Defining the Sample
Often, psychologists want their conclusions to apply to a particular population—all members of a given group. In our discussion of aggression, for example, we’ve been con-sidering a claim that potentially applies to all children. In other cases, we might be con-cerned with a narrower population—all 3-year-olds living in urban environments, or all patients suffering from schizophrenia, or all white-collar workers. Whatever the population we’re aiming at, though, we almost never draw data from the entire population. Instead, investigators study only a sample—a subset of the population they are interested in.
Why should we care about this distinction between sample and population? Imagine that an investigator studied aggression in a sample of children from wealthy families, and drew conclusions about boys and girls in general. These conclusions might be mis-leading because it’s possible that wealthy children behave differently from other chil-dren. Perhaps wealthy children are spoiled by their parents, so they’re less well behaved; or perhaps wealthy children are better educated, so they’re better behaved. In any case, these children might be different from their less wealthy peers; studying them might tell us a lot about this particular subset of our population, but it might not tell us much about others.
For these reasons, choosing a sample is a critical step in data collection. And, like most steps in a research project, the choice must be guided by the research question. If the question concerns a broad population (“How do boys in general differ from girls in general with regard to their aggression?”), then investigators need to select a sample that reflects this broader group. If the question is more specific (“How do Canadian boys differ from Canadian girls with regard to their aggression?”), the sample must be adjusted appropriately.
We also need to keep in mind that in any population, each person is different in some ways from every other. Some people are outgoing, some are more restrained; some are energetic, some are relaxed. How can we deal with this diversity and still make sure that our sample represents the broader group? A crucial tool for this purpose is randomsampling—a procedure in which every member of the population has an equal chanceof being picked to participate in the study. Random sampling helps investigators ensure that their sample mirrors the diversity of the overall population, so they can be more confident that their sample really does inform them about the properties of the popu-lation at large.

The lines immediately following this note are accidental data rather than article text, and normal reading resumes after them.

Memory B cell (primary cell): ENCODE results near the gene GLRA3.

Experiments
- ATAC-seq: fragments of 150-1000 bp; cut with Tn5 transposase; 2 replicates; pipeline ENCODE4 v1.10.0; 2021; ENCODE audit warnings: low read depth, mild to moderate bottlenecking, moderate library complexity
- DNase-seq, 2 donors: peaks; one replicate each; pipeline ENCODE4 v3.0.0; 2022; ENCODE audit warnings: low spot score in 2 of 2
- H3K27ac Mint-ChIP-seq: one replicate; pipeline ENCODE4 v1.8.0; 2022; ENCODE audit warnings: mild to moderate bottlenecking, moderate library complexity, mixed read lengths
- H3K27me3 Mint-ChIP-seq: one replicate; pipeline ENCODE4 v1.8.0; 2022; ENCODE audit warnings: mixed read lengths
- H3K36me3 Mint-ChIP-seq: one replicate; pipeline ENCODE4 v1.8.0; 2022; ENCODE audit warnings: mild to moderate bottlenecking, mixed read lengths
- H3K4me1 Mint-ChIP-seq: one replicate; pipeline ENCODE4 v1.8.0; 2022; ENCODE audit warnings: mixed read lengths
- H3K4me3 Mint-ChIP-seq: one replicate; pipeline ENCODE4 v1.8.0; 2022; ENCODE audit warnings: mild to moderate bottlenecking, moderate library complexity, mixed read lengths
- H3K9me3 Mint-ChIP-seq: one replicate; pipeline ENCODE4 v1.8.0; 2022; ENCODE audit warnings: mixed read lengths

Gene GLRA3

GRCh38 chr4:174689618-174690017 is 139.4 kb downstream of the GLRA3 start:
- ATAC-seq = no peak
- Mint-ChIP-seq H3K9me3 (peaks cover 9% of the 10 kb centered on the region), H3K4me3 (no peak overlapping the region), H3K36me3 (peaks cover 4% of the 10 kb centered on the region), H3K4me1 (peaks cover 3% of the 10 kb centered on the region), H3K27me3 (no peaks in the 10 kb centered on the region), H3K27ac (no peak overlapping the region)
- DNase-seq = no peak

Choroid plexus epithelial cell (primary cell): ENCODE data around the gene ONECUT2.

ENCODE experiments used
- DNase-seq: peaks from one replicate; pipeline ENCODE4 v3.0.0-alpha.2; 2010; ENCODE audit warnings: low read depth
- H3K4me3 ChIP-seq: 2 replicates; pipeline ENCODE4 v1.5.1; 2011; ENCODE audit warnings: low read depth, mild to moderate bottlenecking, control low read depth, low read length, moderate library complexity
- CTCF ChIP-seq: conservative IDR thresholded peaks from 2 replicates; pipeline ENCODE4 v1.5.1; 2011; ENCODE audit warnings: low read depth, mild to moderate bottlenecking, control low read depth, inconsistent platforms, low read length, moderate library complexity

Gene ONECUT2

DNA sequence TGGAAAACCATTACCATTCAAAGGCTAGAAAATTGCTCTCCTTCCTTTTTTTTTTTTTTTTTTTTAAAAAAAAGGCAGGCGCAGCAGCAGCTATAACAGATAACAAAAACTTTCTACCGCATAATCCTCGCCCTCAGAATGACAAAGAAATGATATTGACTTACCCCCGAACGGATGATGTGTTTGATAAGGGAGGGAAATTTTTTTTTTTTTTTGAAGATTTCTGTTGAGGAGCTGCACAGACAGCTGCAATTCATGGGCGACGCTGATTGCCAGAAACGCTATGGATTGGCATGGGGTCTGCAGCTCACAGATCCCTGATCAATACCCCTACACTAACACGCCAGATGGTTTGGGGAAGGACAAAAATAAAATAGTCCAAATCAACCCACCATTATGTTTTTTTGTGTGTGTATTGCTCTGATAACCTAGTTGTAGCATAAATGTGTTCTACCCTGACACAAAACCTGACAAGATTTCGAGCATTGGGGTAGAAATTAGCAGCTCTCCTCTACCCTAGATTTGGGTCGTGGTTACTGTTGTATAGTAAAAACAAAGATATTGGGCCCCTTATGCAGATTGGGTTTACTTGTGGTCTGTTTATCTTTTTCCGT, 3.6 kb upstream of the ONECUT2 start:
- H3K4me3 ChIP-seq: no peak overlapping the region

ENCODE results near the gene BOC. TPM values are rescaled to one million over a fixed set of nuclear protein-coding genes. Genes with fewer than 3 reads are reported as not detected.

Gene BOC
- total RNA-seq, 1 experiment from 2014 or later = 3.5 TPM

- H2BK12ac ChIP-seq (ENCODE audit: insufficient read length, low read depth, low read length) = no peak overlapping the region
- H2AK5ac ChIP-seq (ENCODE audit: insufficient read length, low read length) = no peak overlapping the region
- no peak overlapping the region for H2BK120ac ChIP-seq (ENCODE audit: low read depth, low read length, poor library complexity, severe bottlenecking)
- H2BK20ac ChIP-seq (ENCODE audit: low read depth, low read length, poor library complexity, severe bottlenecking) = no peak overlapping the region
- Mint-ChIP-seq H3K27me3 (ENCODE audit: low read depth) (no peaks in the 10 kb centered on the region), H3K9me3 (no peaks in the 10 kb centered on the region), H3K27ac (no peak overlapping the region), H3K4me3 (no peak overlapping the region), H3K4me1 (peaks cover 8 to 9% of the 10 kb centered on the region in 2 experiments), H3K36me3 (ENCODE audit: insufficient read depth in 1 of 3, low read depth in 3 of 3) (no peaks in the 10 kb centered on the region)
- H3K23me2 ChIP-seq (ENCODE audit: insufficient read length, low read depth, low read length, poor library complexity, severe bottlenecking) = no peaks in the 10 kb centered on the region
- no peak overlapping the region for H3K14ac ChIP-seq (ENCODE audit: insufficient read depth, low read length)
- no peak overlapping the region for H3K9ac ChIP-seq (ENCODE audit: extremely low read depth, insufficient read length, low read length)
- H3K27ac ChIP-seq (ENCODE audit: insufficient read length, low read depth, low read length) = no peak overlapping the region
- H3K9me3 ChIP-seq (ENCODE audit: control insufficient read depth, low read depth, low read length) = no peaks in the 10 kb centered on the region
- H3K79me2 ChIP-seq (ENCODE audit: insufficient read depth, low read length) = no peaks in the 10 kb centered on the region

Random sampling is an important tool, but it’s not the only approach to sampling. In some settings, for example, a research question isn’t focused on what is common or typical in a population. Instead, researchers want to ask what’s possible in that popula-tion, or they want to examine directly how diverse the population is. For these purposes, the researcher might use the strategy of maximum variation sampling—a strategy of deliberately seeking out the unusual or extreme cases.
In addition, psychologists sometimes find it useful—and even necessary—to study single individuals rather than a broader sample. In these analyses, known as casestudies, investigators report data on one person—one case—in great detail. Casestudies have played an enormous role in the history of psychology. Many of Sigmund Freud’s claims were based on case studies—his analyses of the patients he saw in his clinical practice. Likewise, Jean Piaget’s influential theorizing about child development was based initially on the study of just three children—his own (Figure 1.6). Piaget and his followers then went on to test his claims with larger groups of chil-dren.
Case studies play a particularly important role in the study of the brain—specifically, in efforts to understand how the brain functions by examining cases of brain damage. One example is the case of a man called H.M. (1926–2008), whose memory deficits— resulting from neurosurgery for seizures—were severe and intriguing. H.M. was possibly the most studied person in the history of psychology, and his pat-tern of deficits offered crucial insights into how memory functions. Similarly, the case of Phineas Gage (1823–1860) has influenced our understanding of the functions of the brain’s frontal lobes. Phineas suffered damage to the frontal lobe when a construction accident forced a piece of iron through his head. His case was one of the first to inform psychologists about how damage to specific portions of the brain can change someone’s personality. Examples like these remind us that case studies are indeed an important part of the psychologist’s tool kit.
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